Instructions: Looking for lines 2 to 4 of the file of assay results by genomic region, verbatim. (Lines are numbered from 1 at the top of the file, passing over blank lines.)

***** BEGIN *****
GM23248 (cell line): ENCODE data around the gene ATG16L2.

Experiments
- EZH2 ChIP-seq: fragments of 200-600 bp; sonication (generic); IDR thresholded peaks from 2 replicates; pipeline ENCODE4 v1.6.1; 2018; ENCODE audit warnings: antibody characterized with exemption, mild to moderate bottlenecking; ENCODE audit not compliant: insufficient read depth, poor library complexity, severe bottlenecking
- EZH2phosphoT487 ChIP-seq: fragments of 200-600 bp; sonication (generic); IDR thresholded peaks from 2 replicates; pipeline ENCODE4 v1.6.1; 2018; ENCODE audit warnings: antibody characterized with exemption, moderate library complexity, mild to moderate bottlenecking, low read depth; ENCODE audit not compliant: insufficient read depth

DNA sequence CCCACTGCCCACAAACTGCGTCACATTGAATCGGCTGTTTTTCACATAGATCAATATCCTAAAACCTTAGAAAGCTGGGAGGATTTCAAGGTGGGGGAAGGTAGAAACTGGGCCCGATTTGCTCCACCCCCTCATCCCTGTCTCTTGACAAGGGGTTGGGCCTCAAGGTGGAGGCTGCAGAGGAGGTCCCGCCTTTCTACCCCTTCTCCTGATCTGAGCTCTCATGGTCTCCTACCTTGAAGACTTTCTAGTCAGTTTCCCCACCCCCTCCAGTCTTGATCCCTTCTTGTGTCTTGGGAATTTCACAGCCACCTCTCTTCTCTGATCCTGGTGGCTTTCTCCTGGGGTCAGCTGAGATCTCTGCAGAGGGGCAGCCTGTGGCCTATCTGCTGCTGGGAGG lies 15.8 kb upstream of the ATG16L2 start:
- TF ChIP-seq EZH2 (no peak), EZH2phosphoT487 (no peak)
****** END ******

Experiments
- EZH2 ChIP-seq: fragments of 200-600 bp; sonication (generic); IDR thresholded peaks from 2 replicates; pipeline ENCODE4 v1.6.1; 2018; ENCODE audit warnings: antibody characterized with exemption, mild to moderate bottlenecking; ENCODE audit not compliant: insufficient read depth, poor library complexity, severe bottlenecking
- EZH2phosphoT487 ChIP-seq: fragments of 200-600 bp; sonication (generic); IDR thresholded peaks from 2 replicates; pipeline ENCODE4 v1.6.1; 2018; ENCODE audit warnings: antibody characterized with exemption, moderate library complexity, mild to moderate bottlenecking, low read depth; ENCODE audit not compliant: insufficient read depth